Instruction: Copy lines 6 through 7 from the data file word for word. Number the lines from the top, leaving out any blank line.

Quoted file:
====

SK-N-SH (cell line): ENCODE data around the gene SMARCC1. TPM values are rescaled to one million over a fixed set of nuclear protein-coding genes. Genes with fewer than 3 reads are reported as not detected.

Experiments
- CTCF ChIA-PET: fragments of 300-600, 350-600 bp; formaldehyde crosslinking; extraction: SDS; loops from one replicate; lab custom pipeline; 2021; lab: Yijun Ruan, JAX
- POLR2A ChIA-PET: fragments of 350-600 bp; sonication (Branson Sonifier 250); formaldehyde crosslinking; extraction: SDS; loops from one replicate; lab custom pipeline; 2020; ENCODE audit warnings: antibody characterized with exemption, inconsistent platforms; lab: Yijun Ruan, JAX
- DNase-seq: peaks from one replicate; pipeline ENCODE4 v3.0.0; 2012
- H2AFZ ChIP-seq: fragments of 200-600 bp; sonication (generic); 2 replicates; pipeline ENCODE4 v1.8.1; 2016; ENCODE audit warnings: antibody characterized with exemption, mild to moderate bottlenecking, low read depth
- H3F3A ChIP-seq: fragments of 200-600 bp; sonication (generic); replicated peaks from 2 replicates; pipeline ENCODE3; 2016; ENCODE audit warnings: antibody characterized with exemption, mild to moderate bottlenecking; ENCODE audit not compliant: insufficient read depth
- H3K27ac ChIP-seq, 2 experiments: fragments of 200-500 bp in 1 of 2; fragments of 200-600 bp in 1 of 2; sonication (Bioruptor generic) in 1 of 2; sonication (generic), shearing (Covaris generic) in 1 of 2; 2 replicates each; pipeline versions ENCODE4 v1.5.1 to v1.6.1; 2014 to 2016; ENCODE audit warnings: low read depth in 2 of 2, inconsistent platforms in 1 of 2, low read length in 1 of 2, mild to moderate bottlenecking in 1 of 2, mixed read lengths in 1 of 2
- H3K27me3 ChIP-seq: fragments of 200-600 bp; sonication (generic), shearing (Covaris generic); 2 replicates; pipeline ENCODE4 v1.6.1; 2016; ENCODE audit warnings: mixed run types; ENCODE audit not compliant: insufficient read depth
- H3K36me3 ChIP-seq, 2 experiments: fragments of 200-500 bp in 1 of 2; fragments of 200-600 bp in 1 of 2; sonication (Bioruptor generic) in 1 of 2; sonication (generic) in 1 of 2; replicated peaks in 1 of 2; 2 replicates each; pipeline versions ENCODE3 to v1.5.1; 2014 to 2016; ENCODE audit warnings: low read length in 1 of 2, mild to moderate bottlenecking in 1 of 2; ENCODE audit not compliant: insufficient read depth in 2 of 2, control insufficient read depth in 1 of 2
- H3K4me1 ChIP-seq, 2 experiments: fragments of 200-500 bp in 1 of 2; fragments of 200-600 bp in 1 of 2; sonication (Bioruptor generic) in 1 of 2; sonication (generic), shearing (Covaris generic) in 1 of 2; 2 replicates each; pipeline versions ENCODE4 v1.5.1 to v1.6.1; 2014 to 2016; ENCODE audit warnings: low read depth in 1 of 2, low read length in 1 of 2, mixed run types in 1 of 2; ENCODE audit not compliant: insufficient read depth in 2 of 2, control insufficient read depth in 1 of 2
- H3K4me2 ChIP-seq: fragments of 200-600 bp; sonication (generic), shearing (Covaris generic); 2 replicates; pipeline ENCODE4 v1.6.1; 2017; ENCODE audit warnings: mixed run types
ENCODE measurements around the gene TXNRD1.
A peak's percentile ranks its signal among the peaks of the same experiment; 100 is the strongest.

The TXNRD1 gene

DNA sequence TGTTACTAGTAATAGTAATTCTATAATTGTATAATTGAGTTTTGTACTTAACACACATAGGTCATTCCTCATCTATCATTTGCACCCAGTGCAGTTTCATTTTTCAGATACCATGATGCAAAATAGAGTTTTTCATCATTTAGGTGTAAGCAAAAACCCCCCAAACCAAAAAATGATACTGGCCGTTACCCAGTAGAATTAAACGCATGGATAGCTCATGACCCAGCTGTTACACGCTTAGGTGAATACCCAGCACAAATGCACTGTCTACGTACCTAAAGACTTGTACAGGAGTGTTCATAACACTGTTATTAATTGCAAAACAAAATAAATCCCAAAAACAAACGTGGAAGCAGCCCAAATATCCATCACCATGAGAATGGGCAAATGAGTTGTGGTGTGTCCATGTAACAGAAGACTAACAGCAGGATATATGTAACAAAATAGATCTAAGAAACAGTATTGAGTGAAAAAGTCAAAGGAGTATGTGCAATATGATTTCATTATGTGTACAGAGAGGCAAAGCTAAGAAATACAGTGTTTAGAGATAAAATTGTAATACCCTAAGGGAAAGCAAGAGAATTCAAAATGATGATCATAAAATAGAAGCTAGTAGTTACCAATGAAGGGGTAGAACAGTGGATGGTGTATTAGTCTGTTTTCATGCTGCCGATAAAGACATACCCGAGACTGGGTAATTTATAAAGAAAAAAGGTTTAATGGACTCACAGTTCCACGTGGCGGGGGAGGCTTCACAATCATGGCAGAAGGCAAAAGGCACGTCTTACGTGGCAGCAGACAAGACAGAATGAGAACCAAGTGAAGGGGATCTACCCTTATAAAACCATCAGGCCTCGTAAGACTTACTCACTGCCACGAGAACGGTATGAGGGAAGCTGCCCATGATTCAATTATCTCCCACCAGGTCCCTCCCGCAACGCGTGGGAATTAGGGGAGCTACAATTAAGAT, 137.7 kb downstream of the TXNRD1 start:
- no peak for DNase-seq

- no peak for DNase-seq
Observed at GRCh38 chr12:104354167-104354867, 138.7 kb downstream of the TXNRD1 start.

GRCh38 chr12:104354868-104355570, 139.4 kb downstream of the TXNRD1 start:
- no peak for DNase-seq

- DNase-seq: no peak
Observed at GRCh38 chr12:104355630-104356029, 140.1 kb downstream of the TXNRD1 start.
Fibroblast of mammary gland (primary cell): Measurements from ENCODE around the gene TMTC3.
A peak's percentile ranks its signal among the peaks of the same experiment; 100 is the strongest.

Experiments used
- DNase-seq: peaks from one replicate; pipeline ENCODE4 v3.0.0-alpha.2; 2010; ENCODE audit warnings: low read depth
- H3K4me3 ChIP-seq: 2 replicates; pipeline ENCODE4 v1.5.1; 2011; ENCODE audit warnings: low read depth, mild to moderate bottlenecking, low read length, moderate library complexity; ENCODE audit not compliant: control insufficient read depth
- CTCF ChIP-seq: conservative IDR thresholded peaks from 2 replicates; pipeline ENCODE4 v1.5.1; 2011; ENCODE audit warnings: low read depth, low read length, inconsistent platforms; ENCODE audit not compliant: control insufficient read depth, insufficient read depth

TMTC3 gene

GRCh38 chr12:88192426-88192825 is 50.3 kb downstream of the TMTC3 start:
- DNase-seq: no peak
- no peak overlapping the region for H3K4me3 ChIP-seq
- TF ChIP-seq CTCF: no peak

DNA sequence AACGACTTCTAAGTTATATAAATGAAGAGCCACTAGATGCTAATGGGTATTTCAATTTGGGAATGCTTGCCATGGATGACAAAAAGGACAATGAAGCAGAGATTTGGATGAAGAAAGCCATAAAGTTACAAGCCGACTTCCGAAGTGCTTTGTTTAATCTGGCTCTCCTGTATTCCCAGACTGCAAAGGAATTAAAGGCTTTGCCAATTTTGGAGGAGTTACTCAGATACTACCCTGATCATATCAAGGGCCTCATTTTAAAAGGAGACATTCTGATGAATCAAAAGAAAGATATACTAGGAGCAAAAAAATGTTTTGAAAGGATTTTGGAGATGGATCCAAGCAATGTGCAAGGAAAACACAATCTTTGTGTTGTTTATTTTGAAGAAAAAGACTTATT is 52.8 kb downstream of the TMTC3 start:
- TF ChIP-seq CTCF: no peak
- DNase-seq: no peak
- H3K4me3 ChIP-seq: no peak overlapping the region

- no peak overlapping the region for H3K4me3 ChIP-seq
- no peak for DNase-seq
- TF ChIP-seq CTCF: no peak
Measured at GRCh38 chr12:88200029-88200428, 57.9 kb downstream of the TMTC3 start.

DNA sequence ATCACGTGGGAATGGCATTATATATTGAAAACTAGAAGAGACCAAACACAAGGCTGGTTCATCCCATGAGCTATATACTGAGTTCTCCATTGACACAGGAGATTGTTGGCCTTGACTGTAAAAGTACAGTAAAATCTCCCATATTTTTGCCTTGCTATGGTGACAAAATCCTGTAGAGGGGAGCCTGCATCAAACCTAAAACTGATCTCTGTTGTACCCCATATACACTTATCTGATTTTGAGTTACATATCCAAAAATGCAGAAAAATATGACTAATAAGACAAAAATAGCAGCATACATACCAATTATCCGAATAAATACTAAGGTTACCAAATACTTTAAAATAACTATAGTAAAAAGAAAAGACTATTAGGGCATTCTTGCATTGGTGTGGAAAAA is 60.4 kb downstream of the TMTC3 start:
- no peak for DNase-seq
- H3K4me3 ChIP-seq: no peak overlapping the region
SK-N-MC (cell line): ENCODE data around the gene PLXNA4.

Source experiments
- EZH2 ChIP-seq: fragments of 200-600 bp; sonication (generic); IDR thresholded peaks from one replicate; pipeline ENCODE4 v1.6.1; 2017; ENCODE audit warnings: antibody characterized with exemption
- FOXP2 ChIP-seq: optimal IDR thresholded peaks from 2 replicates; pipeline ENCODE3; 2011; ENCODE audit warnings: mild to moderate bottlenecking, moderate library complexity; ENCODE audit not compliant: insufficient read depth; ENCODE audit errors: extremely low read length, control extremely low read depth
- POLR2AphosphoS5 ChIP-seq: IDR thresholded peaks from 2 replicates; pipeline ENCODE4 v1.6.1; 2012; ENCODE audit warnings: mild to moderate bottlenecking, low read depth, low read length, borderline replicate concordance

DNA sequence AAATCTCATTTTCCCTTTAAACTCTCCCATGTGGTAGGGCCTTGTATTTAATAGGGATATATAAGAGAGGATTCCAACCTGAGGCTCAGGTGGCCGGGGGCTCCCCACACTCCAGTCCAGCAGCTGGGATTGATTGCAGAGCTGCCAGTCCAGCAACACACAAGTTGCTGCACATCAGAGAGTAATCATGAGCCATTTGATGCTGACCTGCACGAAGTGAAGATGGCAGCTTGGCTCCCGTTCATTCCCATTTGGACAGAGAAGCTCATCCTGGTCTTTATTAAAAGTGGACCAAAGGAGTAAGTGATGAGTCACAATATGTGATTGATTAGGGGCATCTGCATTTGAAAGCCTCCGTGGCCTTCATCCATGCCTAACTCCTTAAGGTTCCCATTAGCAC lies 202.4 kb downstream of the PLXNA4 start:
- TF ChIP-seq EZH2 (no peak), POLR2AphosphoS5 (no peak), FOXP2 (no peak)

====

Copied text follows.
- H2AFZ ChIP-seq: fragments of 200-600 bp; sonication (generic); 2 replicates; pipeline ENCODE4 v1.8.1; 2016; ENCODE audit warnings: antibody characterized with exemption, mild to moderate bottlenecking, low read depth
- H3F3A ChIP-seq: fragments of 200-600 bp; sonication (generic); replicated peaks from 2 replicates; pipeline ENCODE3; 2016; ENCODE audit warnings: antibody characterized with exemption, mild to moderate bottlenecking; ENCODE audit not compliant: insufficient read depth